Zik would be back again the next year to see his last boy get his laurels before heading to law school, at a quieter gathering, but Ikejiani would also come along with his friend, as would Ekpechi. That was in 1995. Zik died in 1996. In 1997, Lincoln would again host the world to a final assessment of the author of ˜Renascent African, the man whom everyone from J.S. Tarka would call the single most important man in Nigerian history and T.O.S. Benson would in his recent biography, recall as the tallest tree in the Nigerian political jungle. And that would witness an even bigger parade of dignitaries from far and wide Julius Nyerere of Tanzania, Shehu Shagari of Nigeria, former Petroleum minister Shettima Ali Munguno, Prof. Adebayo Adedeji, the Oni of Ife, Benson himself, the Emir of Kano Ado Bayero, ambassadors from East and West Africa, scores of academics, politicians, African American pan-Africanists, some of whom had been to the famed Manchester pan-African congress of 1945 and were very much aware of Zik’s grand influence.
Ikejiani was not able to attend that final conference, being sick already 80 at the time, the frequent flyer lifestyle was one he needed to put in check. But he had been with us in 1996 when I brought him over to be keynote speaker at the memorial the Nigerian community held for Zik at the Cathedral of Saint John the Divine at Columbia University . Then he had spent the weekend with crowds cramming my sitting room as he reflected on an age that was already becoming mythical a mere half century later.
It was in that spirit that I had convinced him to write the Foreword to my book on Zik, The Man Called Zik of New Africa: A Portrait of Nigeria’s Pan-Africanist Statesman (the title was modified for the second edition). I recall the foregoing piece of history because of its relationship to Ikejiani who should be remembered, not just for his many other sterling attainments as medical director at Glace Bay Hospital, Canada; as a former Pro-Chancellor, University of Ibadan, as author, Education in Nigeria, as chairman of the Nigerian railways when it actually worked, and as a humanist whose training in medicine belied a larger intellectual capability. I recall also a man of culture, dignity and sense of history. A man of character, too. His account of Zik’s generosity in opening the doors to higher education and sponsoring as many as he could for the trans-Atlantic quest for the Golden Fleece as they called it in those days, speaks to a side of the Owelle that few biographers have dwelt on. It also shows Ikejiani as a man able to appreciate a good turn in life and speak to its lasting value. Here is an excerpt from the Foreword.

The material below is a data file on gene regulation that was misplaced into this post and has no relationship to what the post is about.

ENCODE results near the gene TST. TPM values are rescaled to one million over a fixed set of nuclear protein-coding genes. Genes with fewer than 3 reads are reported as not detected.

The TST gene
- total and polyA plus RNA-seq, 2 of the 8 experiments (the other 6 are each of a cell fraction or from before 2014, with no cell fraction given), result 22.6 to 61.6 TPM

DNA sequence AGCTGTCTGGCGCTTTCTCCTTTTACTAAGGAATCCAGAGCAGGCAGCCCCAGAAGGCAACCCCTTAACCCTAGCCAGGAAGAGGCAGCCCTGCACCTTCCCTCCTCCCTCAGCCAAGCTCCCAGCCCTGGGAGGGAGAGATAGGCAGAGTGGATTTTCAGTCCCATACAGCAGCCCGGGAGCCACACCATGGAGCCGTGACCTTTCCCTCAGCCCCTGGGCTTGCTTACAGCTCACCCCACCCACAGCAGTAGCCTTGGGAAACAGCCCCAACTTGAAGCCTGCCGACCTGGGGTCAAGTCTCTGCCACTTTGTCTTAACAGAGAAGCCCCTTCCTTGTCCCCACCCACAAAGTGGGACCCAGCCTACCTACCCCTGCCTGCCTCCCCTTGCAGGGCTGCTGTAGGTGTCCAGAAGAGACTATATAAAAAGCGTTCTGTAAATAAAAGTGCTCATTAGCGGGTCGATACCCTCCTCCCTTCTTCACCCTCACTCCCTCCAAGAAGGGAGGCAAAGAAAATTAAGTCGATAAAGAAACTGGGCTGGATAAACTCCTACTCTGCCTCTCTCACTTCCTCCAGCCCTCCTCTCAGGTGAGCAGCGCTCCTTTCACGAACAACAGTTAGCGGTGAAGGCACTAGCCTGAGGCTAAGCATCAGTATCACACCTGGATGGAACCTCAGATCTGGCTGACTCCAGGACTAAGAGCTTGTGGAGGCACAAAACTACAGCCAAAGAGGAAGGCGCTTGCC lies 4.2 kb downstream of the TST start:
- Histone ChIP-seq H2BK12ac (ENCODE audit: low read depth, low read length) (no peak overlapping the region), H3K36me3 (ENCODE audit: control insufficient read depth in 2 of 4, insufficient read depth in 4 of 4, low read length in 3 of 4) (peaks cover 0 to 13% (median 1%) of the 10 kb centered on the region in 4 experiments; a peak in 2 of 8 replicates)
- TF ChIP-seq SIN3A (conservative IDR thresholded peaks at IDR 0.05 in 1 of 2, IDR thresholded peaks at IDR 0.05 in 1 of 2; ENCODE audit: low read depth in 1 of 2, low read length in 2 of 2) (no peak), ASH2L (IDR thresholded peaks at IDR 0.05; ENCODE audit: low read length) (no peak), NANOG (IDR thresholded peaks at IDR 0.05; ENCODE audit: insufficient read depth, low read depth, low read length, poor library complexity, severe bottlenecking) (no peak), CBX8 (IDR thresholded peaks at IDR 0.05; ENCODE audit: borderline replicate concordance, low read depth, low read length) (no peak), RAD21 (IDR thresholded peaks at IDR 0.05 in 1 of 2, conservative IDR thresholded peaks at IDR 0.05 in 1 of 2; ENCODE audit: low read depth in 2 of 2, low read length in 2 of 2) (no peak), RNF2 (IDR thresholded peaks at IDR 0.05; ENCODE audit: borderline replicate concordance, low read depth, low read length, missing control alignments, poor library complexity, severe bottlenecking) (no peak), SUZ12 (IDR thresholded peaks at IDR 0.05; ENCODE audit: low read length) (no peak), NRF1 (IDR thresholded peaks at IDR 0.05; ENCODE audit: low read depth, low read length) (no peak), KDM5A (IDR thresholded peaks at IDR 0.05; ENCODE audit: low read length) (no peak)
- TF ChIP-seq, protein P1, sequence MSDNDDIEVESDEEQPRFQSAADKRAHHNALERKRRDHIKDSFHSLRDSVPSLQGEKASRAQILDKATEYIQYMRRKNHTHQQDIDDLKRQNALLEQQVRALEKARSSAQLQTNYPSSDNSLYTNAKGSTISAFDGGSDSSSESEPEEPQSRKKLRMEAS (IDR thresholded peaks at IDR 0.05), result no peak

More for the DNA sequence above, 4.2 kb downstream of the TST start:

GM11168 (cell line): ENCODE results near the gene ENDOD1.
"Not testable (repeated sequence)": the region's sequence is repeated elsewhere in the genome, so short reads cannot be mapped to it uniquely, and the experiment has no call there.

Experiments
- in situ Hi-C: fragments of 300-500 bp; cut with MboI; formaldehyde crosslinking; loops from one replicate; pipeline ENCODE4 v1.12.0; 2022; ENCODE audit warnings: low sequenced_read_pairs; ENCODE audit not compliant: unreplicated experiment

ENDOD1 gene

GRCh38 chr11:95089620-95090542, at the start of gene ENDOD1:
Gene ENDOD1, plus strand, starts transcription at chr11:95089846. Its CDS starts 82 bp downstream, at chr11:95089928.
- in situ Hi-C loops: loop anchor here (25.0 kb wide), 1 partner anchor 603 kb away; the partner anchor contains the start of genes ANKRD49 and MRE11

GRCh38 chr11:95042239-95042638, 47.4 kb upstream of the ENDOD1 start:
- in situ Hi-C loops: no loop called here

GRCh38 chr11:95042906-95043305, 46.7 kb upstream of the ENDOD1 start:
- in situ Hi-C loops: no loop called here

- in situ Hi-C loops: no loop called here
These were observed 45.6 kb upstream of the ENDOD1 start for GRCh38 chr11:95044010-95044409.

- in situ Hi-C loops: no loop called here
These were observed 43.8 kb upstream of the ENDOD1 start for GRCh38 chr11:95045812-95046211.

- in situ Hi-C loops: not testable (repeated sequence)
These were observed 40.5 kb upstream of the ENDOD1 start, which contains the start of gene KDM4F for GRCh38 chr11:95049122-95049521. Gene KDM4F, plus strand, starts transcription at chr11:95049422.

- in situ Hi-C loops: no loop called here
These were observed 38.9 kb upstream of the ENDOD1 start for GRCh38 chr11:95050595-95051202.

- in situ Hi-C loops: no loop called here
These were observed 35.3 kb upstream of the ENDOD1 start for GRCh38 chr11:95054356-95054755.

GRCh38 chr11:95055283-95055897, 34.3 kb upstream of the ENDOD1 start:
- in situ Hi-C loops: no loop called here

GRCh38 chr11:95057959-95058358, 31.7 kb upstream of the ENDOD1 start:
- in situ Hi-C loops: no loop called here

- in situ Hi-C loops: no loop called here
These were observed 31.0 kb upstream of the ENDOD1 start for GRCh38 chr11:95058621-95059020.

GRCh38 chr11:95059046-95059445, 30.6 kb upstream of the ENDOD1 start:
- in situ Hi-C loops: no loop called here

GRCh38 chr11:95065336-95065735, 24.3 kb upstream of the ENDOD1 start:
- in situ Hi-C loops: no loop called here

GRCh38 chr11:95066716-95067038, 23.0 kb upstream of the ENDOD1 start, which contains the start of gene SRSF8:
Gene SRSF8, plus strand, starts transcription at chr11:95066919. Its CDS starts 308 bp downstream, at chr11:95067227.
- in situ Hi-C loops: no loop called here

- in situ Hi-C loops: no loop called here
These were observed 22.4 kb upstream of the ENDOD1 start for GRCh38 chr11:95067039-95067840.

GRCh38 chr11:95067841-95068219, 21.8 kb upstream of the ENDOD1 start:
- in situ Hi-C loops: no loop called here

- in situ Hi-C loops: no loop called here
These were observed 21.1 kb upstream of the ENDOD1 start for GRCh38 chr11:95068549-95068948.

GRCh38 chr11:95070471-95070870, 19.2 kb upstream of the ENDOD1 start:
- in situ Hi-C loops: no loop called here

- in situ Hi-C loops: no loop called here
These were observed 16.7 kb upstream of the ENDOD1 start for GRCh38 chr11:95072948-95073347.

The first time I saw the late Right Honorable Dr. Nnamdi Azikiwe was at Onitsha on November 17, 1934 at the Native Court hall, at a reception given in his honor by the community. I was just completing my first year of high school at the Dennis Memorial Grammar School , Onitsha . I went along with some students to the lecture. The hall was full and packed and we were not able to gain entrance to the hall. We listened to his lecture standing outside the building. The late Rt. Hon. Dr. Nnamdi Azikiwe spoke of what a new African could equally do. He told us that Nigeria must be free from colonialism to achieve such equality. For the first time my life, I began to understand what colonialism meant and to question it. I discarded the idea previously held by us that we were inferior to white people.
Between 1935 and 1936, The African Morning Post, the newspaper which Azikiwe published and edited in Accra , Gold Coast - now known as Ghana - reached us on a regular basis. We read and crammed most of its editorials and leading columns, and for the first time, we began to believe that this man Zik was God-sent to Africa .
The first time I met Zik in person was not until 1937, when he had returned from Accra , Ghana , to Onitsha . I was a third year student in secondary school. On a Sunday morning, as was usual practice, as we marched in groups to Christ Church located near the River Niger water-side, four of us left our group and made our way to the house where Zik was staying along the New Market Road , almost opposite Venn Road . When we said to the people there that we wanted to see Zik, a tall man standing in front of the house said to us, "I am Zik. What can I do for you?" I replied on behalf of all of us with great trepidation, "Sir, we want to go to America ." He replied and told us that if our parents or guardians could provide fifty pounds a year each for us, he could help us to go to America . We all ran away back to the dormitory informing those who would listen that Zik would help us go to America .